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Jan 18, 2022 in 

Why Excessive and Unmonitored Internet and Device Usage for Teenagers is Not Okay

The cyber revolution is bringing risks.

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Saakshi Singla


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The cyber revolution is bringing with it risks through desktop and laptop computers located at home, friends’ homes, work, libraries, stores, schools, Internet cafes, wireless connections, cell phones, internet games (i.e., Xbox, Play station). These risks are huge and are everywhere in form of:

Sexting is sending sexual messages, pictures, or videos through cell phones.

Easy access to pornography. Teenagers who can’t browse through a sexually explicit magazine in a store can easily view explicit images and videos online.

Cyber Bullying. Through the use of chat rooms, e-mail, instant messaging, “blogs” and even online games, adult strangers can establish direct one-to-one contact with teenagers. Teenagers can be easily misled to do things that they ordinarily would not do. It is easy for a teenager to reveal more, sometimes much more, than they should.

Video Networking: Registrations are fairly easy and have graphic and explicit videos – pornography, violence, pedophilia. Unsolicited “push” pornography and e-mail links are very prevalent and are sent to everyone – including teenagers and children.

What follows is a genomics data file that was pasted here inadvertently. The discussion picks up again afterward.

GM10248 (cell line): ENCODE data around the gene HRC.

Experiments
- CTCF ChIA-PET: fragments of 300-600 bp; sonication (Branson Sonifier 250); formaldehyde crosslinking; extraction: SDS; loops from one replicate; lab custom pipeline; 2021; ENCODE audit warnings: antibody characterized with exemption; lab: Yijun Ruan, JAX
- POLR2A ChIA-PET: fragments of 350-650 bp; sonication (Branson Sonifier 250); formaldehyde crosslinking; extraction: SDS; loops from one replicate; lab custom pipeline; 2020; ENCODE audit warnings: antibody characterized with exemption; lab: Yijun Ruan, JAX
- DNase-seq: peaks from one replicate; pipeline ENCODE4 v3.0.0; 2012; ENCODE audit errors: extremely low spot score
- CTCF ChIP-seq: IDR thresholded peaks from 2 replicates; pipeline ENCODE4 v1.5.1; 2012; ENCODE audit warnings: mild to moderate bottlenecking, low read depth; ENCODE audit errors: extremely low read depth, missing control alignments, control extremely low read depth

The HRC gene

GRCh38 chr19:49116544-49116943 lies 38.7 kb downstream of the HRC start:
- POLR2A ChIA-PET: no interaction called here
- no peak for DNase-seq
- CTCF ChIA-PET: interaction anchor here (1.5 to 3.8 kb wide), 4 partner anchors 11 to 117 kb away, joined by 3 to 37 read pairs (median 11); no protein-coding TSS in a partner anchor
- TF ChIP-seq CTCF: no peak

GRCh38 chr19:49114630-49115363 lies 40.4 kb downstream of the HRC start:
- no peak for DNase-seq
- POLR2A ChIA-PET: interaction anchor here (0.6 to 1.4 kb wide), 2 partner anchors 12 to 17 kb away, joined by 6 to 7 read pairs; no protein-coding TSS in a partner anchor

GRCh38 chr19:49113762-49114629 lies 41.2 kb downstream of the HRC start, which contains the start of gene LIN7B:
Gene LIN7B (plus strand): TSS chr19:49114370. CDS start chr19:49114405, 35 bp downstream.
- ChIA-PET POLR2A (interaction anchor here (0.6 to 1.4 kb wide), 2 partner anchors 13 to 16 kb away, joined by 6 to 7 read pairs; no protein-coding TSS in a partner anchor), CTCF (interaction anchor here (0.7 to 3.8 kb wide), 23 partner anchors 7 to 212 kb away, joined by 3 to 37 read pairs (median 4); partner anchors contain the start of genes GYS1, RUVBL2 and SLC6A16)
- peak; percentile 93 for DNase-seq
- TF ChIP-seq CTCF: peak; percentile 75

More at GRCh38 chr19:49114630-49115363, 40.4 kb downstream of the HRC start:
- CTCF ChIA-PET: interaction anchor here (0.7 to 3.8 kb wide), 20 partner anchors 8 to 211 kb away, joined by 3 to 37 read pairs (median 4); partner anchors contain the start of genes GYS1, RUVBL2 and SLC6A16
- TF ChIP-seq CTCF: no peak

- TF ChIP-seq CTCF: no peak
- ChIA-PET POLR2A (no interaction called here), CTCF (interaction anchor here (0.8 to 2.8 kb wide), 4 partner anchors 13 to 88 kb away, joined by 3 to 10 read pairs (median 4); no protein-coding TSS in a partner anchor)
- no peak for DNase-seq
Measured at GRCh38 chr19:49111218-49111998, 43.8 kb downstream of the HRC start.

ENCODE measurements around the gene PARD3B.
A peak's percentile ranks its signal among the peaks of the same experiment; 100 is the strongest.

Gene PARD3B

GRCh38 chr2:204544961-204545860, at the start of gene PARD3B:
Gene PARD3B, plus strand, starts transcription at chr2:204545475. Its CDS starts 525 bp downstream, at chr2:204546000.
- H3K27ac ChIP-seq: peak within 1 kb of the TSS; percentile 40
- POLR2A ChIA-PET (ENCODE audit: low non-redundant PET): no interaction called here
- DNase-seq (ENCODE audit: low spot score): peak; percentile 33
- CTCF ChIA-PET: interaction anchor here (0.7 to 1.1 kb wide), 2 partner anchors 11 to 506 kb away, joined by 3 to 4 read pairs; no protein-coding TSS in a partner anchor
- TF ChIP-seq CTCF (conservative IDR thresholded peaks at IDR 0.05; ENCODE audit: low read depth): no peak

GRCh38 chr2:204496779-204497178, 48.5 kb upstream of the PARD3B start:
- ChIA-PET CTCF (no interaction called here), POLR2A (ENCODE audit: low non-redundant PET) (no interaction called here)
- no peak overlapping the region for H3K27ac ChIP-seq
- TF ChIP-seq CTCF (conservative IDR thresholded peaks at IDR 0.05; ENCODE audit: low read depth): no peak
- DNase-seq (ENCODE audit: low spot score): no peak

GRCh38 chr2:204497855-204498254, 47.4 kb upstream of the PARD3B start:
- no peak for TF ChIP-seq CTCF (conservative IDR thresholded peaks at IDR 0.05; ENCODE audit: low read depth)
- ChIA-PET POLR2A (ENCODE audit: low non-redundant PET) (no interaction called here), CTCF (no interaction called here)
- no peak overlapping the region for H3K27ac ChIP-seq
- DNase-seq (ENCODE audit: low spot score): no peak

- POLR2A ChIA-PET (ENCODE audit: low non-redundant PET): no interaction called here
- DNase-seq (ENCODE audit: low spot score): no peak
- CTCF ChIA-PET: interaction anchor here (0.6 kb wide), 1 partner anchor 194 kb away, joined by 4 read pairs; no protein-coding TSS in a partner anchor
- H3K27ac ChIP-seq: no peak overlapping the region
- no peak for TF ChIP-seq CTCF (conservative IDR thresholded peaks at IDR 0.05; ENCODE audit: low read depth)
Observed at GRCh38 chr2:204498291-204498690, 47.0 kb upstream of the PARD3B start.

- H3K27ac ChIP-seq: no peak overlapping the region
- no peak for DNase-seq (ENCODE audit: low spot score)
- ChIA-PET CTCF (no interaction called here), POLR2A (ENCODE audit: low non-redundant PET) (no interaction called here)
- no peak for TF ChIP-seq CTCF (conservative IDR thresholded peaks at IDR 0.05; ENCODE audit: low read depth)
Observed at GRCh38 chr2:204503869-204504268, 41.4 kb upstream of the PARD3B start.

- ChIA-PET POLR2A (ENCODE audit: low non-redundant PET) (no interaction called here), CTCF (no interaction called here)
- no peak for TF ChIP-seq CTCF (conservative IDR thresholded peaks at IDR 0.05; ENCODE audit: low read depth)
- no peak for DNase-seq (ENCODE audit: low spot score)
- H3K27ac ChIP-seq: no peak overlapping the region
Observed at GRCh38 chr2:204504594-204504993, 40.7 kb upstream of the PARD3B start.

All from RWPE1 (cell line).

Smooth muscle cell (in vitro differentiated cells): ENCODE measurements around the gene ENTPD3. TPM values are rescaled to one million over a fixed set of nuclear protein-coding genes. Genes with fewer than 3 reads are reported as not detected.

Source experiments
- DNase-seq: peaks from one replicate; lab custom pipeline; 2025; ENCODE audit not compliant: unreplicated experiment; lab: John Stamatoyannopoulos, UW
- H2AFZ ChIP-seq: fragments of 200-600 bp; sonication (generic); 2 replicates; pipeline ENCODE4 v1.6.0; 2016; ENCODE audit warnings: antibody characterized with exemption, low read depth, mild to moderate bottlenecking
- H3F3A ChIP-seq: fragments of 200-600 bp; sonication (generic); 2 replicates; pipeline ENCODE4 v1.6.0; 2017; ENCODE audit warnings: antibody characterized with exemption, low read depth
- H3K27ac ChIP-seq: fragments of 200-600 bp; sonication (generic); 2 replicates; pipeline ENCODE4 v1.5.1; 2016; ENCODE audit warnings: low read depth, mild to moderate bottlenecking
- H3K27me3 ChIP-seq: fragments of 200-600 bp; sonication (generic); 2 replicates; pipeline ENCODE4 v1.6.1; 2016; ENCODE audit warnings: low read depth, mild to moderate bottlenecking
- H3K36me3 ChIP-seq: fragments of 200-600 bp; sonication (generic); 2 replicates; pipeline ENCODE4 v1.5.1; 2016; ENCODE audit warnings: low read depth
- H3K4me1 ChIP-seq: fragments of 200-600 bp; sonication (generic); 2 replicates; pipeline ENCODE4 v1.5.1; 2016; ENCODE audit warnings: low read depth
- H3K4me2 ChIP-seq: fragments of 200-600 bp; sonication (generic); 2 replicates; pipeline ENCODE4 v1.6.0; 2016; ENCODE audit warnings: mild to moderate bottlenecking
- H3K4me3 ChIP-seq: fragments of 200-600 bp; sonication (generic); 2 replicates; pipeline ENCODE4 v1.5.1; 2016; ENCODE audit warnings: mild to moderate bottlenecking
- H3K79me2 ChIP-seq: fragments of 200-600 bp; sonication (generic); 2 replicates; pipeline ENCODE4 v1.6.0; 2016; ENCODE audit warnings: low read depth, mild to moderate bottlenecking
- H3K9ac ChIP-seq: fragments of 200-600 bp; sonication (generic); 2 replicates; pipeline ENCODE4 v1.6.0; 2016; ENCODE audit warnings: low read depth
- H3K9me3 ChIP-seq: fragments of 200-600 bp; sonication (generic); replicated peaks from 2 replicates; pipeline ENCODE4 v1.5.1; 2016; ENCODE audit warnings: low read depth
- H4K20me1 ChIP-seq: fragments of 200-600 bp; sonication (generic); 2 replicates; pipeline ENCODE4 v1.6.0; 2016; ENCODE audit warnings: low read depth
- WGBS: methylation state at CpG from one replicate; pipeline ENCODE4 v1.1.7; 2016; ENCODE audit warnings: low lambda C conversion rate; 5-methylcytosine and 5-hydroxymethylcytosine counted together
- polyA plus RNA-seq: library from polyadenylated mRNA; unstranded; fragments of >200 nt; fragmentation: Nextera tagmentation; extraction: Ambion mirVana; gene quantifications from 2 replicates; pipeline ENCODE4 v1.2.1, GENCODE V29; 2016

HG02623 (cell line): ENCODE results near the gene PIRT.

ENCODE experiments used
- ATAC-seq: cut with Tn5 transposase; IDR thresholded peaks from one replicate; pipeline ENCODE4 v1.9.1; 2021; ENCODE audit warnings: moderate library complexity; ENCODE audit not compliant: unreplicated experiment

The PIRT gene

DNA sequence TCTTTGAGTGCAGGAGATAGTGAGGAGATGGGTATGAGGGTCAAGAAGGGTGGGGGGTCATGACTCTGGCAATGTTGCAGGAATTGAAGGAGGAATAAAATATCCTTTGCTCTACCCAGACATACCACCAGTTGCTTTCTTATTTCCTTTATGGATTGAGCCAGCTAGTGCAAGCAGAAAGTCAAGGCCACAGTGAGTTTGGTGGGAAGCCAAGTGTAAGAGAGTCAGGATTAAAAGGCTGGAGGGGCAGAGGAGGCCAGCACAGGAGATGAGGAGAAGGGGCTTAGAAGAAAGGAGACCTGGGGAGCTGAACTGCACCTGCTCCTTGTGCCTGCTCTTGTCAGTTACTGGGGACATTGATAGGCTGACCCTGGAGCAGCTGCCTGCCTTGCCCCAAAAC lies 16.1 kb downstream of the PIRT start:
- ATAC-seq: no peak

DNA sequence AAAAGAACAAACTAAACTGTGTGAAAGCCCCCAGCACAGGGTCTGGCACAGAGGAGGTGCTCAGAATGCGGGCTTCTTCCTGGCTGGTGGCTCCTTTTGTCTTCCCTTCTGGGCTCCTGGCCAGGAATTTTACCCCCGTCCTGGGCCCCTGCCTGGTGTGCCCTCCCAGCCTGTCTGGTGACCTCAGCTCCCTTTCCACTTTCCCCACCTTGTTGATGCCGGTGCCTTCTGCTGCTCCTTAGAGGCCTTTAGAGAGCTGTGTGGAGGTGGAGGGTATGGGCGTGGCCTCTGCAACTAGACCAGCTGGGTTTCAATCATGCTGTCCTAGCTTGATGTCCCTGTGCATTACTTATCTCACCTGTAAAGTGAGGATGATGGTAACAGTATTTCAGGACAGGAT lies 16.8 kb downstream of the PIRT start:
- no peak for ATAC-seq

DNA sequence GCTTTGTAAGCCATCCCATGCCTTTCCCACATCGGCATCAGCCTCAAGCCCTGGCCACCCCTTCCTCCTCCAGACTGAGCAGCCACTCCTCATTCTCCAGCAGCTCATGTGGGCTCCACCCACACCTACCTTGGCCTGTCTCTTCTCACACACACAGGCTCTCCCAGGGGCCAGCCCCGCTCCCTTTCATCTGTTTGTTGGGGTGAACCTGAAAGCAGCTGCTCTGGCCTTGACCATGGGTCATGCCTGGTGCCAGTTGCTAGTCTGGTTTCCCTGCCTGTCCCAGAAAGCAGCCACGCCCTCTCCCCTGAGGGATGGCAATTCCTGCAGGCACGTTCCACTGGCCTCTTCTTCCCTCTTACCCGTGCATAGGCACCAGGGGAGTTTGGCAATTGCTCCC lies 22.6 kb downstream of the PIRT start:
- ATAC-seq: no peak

Teenagers using search engines to locate legitimate information can receive links to pornographic sites.

Warning signs. Set off the  alarm if your teenager:

  • Significantly increases online time.
  • Receiving calls, texts, or emails from someone you don’t know.
  • Quickly exit chat, email, websites and other activities when you are close by.
  • Increases use of new slang words and have inappropriate interest in getting sexual knowledge, withdraws from family and friends.
  • Begins using new screen names or an online account.
  • Is reluctant to discuss what activities he is involved in.

What Can You Do as a Parent?

  • Learns everything you can about computers, the internet and related technology. Develop and maintain proficiency through use.
  • Take time to discuss concerns' agree on ground rules for devices and internet usage. Set reasonable rules and expectations.
  • Place the computer in a “well-trafficked” area and not in the bedroom or a secluded area.
  • Ensure that they do not divulge detailed personal information on chat, emails, or social networking sites.
  • Know your teenager’s account passwords and screen names.
  • Consider using computer and internet management software that can filter and block adult content. View history of internet usage and checklists of websites visited and chat sessions.

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